Patient slings are necessary equipment to be used in combination with patient hoists. They enable the transferring of users between positions or places, such as from standing to sitting or from chair to bed. We’ve previously written a blog post on hoists, so we’d really recommend reading that too for some more information.
There are many different varieties of patient sling that are to be used for different care purposes. Depending on the current situation, a certain type of sling may be much more appropriate than another. This blog will take a close look at the different patient slings available, what they are used for, and the particular benefits of each sling.
The Universal Sling is designed to fulfil a variety of roles and offers a more general solution to patient lifting needs. This type of sling comes with added support to the back and pelvis areas for users who have muscle or bone issues. There is also padded leg support, which goes underneath the legs to make sure that they are fully supported. The slight elevation means that the supported legs will not drop when in use.
It’s worth saying at this point there is no such thing as a truly ‘one size fits all’ patient sling. While the Universal Sling is designed to be multi-purpose, it cannot do every job at once. Perhaps most importantly, it cannot necessarily fit every hoist frame – there are different sizes of Universal Sling to fit different types of hoist.
A hammock sling is designed specifically for comfort. Beaucare’s own hammock patient sling is made from Spacer Fabric, which stretches to mould into the shape of the user’s body. It is also fully breathable, which helps to prevent perspiration and sores.
Due to of these qualities of Spacer Fabric, a hammock sling is ideal for patients who need to spend a little more time in their sling than usual. This includes bathing, because the water will drain easily from the fabric - which protects the skin.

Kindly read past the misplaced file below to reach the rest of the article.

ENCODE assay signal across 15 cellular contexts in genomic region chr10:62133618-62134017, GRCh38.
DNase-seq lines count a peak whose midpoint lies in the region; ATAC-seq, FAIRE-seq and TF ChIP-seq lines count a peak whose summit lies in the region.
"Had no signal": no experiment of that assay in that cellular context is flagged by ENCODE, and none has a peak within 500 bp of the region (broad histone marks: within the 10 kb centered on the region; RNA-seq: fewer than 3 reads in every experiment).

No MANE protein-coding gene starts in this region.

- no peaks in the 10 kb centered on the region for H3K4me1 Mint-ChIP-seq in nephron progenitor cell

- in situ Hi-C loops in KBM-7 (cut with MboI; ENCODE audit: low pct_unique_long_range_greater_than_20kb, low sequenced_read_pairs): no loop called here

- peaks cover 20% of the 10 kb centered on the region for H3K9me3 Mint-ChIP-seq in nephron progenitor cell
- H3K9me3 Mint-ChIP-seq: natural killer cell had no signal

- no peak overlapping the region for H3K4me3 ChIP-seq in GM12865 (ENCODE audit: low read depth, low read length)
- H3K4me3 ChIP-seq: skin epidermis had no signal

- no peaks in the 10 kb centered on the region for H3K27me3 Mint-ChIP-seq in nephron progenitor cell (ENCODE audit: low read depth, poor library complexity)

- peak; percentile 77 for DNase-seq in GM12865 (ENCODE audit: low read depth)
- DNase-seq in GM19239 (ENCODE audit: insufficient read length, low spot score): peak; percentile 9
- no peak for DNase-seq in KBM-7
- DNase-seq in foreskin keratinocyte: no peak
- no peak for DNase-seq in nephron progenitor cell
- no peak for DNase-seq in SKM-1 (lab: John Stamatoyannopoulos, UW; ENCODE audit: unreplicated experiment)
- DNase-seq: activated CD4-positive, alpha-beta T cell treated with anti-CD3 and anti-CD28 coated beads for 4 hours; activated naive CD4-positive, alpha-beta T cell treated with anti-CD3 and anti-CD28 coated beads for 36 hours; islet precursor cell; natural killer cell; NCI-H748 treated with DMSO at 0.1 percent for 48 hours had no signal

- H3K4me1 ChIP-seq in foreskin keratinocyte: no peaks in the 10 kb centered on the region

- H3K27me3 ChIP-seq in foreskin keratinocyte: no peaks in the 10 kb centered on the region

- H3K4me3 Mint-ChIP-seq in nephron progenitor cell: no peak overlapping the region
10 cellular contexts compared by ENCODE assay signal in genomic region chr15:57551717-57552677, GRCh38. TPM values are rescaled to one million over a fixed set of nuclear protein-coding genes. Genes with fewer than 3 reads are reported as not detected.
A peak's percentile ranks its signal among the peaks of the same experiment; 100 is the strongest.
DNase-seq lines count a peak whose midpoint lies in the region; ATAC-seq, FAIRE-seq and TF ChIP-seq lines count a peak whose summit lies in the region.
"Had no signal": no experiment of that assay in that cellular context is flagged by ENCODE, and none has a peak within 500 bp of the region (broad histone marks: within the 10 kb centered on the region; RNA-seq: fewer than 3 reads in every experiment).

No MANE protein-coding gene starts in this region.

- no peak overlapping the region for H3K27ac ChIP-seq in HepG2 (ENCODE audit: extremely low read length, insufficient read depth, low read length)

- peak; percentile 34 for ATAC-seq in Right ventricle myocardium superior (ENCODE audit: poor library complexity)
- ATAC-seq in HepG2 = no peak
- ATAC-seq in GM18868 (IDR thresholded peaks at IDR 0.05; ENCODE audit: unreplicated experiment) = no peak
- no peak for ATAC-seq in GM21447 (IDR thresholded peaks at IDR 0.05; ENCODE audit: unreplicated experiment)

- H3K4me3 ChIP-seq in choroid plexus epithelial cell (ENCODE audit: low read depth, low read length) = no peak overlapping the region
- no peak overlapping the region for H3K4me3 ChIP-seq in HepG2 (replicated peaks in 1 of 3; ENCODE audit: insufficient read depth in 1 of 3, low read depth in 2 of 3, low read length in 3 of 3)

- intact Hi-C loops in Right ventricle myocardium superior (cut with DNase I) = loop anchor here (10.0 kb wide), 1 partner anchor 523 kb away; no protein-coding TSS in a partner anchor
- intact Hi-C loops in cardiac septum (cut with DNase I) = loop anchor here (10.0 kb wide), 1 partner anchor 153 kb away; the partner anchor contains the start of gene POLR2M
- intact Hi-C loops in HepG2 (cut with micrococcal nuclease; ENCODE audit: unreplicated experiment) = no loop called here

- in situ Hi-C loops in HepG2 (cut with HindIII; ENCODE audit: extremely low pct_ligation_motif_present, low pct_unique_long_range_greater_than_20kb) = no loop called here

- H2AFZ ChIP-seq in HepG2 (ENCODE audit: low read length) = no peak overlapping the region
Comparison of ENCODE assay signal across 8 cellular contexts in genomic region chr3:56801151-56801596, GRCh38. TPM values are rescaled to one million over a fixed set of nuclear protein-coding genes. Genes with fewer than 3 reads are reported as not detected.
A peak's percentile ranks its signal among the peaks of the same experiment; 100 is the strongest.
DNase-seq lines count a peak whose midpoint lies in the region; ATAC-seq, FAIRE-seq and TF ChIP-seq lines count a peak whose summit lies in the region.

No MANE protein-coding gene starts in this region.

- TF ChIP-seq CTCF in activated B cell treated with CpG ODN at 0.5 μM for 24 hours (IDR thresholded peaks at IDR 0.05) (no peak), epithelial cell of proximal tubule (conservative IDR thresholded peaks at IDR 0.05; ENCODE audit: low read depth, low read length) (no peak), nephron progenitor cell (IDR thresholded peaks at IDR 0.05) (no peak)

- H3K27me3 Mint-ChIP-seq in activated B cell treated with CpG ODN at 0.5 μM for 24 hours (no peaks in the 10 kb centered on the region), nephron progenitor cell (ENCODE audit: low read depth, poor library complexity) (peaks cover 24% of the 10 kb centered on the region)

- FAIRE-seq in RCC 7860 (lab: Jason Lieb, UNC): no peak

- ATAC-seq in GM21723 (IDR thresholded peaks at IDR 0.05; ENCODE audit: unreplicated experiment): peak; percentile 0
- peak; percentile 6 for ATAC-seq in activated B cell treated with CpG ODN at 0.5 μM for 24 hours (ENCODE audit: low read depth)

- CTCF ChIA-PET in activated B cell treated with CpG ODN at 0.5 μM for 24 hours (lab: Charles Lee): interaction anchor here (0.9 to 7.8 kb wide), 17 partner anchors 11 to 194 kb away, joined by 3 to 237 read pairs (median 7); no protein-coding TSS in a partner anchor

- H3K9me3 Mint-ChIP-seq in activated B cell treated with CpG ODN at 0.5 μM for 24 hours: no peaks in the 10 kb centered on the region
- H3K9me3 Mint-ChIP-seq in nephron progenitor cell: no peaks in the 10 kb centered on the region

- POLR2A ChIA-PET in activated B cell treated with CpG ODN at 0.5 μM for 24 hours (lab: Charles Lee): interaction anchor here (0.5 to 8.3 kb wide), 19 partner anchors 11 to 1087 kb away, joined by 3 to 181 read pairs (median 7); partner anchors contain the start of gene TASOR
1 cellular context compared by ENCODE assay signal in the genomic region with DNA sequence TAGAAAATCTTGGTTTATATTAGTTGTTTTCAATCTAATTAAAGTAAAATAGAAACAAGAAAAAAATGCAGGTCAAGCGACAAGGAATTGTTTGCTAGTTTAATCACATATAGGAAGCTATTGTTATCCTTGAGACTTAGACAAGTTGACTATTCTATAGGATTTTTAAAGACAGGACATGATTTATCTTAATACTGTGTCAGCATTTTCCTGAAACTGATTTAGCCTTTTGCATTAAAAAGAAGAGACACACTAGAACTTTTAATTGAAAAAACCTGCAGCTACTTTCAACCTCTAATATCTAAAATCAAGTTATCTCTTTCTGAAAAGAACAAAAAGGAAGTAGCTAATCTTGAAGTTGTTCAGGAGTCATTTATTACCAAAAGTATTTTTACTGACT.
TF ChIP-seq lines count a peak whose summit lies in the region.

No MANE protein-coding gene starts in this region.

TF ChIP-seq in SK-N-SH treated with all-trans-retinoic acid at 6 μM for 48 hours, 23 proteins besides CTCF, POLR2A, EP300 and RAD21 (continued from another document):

Patient Handling Sling
A handling sling is often used for transferring users between standing and sitting positions. It can also be used to help with re-positioning in bed – such as moving a leg or the head to a more comfortable position – due to its comparatively small size of the sling. This is a sling to be thought of for users who are somewhat mobile in everyday life, and just need a little bit of extra help.
The design of a handling sling helps to ensure that care staff are also properly supported when using it, allowing them to retain a good posture in patient transition. It can also be used for independent use. For instance, if someone with limited mobility needs to move in bed themselves, then a handling sling is the perfect product.
Patient slings are an invaluable piece of care equipment for care homes and assisted living. They allow for safe and simple access which would otherwise cause complications in care settings. Making sure that you have the right sling is imperative, as well as the right size – be sure to consult our size guide before purchasing your sling.